Hematopoietic cell transplantation (HCT) can cure a variety of benign and malignant hematopoietic disorders, but graft-versus-host disease (GVHD) remains the primary cause of transplant-related morbidity and mortality, thereby limiting the therapeutic potential of allogeneic HCT. Donor T cells that are included in the stem cell inoculums and recognize widely distributed recipient alloantigens cause GVHD, but these T cells are also beneficial by facilitating stem cell engraftment and mediating graft-versus-leukemia (GVL) effects. Therefore, an ideal approach to prevent GVHD is to selectively inactivate alloreactive T cells specific for broadly expressed alloantigens, while sparing T cells with other specificities. A dominant mechanism of tolerance mediated by regulatory T cells (Tregs) has obvious therapeutic implications in preventing GVHD. To apply Tregs in clinical HCT, current approaches are focused on adoptive transfer of polyclonal, ex vivo-expanded Tregs to transplant recipients, before or after the HCT. However, these polyclonal Tregs are expected to have a low potency in controlling GVHD and provide non-selective immune suppression thereby negating separation of GVH and GVL reactions. We demonstrate that antigen- specific Tregs are far superior to polyclonal Tregs in the prevention of acute GVHD in pre-clinical BMT models. These preclinical studies provide rationale to support the first clinical trial in testing host-alloantigen reactive Tregs in GVHD. Although host-alloantigen reactive CD4 iTregs are highly effective in controlling GVHD, they may impair the GVL effect as well. While the project is a continuum of our current research, we will shift our focus more on alloreactive CD8 iTregs, because this is Treg subset recently discovered and because they have the potential to spare or even enhance the GVL effect. Our long-term goal is to use alloantigen-reactive Tregs to prevent GVHD while preserving the GVL effect after HCT in humans. The objective of this proposal is to test effective and translatable strategies to achieve this goal in pre-clinical murine models of allogeneic BMT. As strongly supported by our preliminary data, we hypothesize that the control of GVHD while preserving the GVL activity can be achieved by a combinational therapy with allo- reactive CD4 and CD8 iTregs, or by a singular therapy with stabilized CD8 iTregs. We plan to test our hypothesis and accomplish the objective by pursuing two Specific Aims: 1) To establish the combinational therapy with CD4 and CD8 iTregs for the control of GVHD and tumor relapse; 2) To enhance the stability and potential of CD8 iTregs in the prevention of GVHD. If the aims of this project are achieved, the acquired knowledge will shift the paradigm in validating and applying alloreactive CD8 iTregs for controlling GVHD and leukemia relapse, which will eventually benefit patients with hematological malignancies.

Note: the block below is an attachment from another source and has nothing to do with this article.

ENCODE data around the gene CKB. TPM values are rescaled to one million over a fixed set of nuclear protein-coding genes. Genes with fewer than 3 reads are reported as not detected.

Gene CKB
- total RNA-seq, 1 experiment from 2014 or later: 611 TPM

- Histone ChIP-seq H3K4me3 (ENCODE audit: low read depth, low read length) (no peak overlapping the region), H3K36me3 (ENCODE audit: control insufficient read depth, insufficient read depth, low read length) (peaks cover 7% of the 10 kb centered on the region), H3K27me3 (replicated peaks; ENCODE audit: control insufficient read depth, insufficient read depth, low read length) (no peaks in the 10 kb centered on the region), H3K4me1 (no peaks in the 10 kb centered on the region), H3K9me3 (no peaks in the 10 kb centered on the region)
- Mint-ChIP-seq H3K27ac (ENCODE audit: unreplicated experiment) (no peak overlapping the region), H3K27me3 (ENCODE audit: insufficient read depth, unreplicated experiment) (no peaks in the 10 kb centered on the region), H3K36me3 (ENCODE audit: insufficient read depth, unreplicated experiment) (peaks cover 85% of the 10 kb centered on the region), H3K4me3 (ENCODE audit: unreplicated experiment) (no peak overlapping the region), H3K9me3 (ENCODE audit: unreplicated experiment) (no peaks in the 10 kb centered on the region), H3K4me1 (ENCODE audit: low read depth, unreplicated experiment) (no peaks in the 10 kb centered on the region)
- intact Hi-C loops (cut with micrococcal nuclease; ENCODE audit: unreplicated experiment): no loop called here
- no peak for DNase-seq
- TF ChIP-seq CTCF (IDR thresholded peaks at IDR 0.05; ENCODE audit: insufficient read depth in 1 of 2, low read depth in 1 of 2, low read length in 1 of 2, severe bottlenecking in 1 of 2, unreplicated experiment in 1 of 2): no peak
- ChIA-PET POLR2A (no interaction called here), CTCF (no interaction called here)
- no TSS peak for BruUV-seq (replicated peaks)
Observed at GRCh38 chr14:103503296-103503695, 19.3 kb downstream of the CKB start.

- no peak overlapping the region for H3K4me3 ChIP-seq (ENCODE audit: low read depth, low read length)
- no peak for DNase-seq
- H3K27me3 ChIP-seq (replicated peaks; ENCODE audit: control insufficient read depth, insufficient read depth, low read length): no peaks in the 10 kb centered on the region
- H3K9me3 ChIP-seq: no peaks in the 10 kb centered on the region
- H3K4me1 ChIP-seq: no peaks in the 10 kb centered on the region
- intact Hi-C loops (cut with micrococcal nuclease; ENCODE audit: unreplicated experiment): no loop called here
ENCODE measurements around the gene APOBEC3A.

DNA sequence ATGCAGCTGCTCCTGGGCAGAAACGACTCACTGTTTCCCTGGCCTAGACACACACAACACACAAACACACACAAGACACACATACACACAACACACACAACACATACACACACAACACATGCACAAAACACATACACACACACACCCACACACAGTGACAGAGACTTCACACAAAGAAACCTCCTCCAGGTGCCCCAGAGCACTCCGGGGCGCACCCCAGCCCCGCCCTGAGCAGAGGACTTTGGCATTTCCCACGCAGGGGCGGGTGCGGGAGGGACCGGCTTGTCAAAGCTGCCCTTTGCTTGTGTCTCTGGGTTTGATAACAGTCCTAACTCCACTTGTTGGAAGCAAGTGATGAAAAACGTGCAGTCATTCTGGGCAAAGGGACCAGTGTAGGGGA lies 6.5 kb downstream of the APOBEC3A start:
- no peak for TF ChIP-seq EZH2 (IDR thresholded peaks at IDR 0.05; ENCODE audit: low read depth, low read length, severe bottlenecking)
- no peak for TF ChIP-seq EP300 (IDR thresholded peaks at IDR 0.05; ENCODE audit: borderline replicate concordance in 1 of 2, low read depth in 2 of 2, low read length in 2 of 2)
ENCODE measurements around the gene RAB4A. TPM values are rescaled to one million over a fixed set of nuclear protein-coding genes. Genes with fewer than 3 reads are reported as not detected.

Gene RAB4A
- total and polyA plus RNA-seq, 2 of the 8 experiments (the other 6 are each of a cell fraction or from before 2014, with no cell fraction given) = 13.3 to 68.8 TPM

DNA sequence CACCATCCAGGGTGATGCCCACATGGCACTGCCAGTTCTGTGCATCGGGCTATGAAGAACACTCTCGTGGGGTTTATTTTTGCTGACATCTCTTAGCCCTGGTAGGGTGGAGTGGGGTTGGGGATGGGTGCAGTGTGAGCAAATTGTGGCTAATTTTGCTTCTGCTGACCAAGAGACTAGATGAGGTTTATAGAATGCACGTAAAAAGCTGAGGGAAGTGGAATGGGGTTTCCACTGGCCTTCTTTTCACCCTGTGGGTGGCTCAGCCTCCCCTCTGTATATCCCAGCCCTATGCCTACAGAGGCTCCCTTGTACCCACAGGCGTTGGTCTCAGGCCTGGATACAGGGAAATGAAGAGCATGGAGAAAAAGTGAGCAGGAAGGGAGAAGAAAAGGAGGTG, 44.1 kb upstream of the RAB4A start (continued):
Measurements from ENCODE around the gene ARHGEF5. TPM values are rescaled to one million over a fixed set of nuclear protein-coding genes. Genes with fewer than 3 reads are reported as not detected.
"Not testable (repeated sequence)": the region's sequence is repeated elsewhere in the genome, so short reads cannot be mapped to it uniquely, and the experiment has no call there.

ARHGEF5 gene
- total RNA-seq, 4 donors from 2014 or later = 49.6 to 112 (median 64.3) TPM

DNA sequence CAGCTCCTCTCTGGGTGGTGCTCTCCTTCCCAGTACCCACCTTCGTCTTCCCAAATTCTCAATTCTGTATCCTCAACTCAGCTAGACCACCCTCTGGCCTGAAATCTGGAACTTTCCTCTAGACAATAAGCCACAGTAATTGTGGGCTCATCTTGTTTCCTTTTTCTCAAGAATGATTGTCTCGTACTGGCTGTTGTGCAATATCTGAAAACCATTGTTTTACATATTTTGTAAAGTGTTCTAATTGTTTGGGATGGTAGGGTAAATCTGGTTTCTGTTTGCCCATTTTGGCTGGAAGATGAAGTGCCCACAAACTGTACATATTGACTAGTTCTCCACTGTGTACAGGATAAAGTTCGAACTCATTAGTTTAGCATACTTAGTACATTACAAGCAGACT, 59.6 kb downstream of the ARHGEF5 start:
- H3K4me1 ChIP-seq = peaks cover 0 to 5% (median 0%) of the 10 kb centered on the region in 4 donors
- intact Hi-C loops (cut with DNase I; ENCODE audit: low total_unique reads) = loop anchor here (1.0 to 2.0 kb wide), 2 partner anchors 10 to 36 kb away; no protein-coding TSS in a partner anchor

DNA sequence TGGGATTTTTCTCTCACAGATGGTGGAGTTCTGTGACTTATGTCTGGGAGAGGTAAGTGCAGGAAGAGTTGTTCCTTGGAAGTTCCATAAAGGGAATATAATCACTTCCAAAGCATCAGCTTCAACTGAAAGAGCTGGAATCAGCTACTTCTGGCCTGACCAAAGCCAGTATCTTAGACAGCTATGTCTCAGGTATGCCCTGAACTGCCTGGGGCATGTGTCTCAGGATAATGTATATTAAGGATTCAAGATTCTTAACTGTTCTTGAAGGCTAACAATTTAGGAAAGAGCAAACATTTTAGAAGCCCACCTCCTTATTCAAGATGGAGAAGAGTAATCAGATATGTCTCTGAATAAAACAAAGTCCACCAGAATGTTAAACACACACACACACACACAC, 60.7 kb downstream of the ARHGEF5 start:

Hematopoietic cell transplantation (HCT) offers great promise for the treatment of a variety of diseases including cancer, but causes a major complication, termed graft- versus-host disease (GVHD). One subset of T cells, called Tregs, has suppressive function to other T cells that cause GVHD. The current research will generate Tregs in culture and evaluate their effects in GVHD and anti-tumor response using animal models of HCT, which may ultimately bring a benefit to patients who need HCT for a therapy.
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|Iamsawat, Supinya; Daenthanasanmak, Anusara; Voss, Jessica Heinrichs et al. (2018) Stabilization of Foxp3 by Targeting JAK2 Enhances Efficacy of CD8 Induced Regulatory T Cells in the Prevention of Graft-versus-Host Disease. J Immunol 201:2812-2823|
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